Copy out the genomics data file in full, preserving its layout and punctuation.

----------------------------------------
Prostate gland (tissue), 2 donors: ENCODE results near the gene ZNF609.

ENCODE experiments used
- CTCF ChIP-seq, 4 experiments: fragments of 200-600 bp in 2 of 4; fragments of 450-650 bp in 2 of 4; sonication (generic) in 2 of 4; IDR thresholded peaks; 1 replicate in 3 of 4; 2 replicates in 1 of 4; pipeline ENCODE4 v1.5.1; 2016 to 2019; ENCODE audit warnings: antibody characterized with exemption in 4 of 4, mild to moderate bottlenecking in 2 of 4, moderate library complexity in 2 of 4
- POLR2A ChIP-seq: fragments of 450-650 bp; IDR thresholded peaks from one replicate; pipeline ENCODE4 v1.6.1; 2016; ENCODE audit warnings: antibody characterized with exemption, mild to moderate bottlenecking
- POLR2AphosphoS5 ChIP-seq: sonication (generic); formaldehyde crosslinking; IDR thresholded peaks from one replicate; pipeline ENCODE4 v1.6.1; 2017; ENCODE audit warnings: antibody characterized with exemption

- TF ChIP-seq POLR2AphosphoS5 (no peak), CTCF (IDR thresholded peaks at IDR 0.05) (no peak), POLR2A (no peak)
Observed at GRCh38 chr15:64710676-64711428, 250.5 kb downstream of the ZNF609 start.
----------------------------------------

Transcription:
Prostate gland (tissue), 2 donors: ENCODE results near the gene ZNF609.

ENCODE experiments used
- CTCF ChIP-seq, 4 experiments: fragments of 200-600 bp in 2 of 4; fragments of 450-650 bp in 2 of 4; sonication (generic) in 2 of 4; IDR thresholded peaks; 1 replicate in 3 of 4; 2 replicates in 1 of 4; pipeline ENCODE4 v1.5.1; 2016 to 2019; ENCODE audit warnings: antibody characterized with exemption in 4 of 4, mild to moderate bottlenecking in 2 of 4, moderate library complexity in 2 of 4
- POLR2A ChIP-seq: fragments of 450-650 bp; IDR thresholded peaks from one replicate; pipeline ENCODE4 v1.6.1; 2016; ENCODE audit warnings: antibody characterized with exemption, mild to moderate bottlenecking
- POLR2AphosphoS5 ChIP-seq: sonication (generic); formaldehyde crosslinking; IDR thresholded peaks from one replicate; pipeline ENCODE4 v1.6.1; 2017; ENCODE audit warnings: antibody characterized with exemption

- TF ChIP-seq POLR2AphosphoS5 (no peak), CTCF (IDR thresholded peaks at IDR 0.05) (no peak), POLR2A (no peak)
Observed at GRCh38 chr15:64710676-64711428, 250.5 kb downstream of the ZNF609 start.